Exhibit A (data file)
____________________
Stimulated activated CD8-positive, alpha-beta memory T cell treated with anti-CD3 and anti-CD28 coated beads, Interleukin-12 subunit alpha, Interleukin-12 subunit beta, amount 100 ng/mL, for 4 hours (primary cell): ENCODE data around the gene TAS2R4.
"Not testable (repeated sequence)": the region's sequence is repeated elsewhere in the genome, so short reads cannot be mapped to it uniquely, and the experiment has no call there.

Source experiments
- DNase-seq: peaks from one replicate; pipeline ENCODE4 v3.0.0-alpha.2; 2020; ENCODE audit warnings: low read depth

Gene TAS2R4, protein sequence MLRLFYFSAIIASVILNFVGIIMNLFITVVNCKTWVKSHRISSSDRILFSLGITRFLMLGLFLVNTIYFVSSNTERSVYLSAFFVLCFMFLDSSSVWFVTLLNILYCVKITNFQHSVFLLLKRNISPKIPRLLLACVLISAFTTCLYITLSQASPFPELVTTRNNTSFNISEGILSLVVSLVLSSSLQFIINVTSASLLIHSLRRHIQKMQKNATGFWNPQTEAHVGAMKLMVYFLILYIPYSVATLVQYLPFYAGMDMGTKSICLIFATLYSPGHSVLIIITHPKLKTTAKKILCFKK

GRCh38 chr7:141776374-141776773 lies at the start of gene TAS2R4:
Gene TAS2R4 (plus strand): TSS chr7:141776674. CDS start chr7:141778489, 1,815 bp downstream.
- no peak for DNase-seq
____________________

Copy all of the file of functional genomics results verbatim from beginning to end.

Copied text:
Stimulated activated CD8-positive, alpha-beta memory T cell treated with anti-CD3 and anti-CD28 coated beads, Interleukin-12 subunit alpha, Interleukin-12 subunit beta, amount 100 ng/mL, for 4 hours (primary cell): ENCODE data around the gene TAS2R4.
"Not testable (repeated sequence)": the region's sequence is repeated elsewhere in the genome, so short reads cannot be mapped to it uniquely, and the experiment has no call there.

Source experiments
- DNase-seq: peaks from one replicate; pipeline ENCODE4 v3.0.0-alpha.2; 2020; ENCODE audit warnings: low read depth

Gene TAS2R4, protein sequence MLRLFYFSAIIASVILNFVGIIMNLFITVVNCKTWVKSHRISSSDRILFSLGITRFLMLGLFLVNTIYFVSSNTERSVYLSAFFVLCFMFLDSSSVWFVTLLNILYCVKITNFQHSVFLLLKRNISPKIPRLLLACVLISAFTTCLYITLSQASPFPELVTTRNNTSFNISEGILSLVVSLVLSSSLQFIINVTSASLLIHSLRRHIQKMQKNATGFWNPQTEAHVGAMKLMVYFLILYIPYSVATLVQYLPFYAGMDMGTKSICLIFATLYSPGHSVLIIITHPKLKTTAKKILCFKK

GRCh38 chr7:141776374-141776773 lies at the start of gene TAS2R4:
Gene TAS2R4 (plus strand): TSS chr7:141776674. CDS start chr7:141778489, 1,815 bp downstream.
- no peak for DNase-seq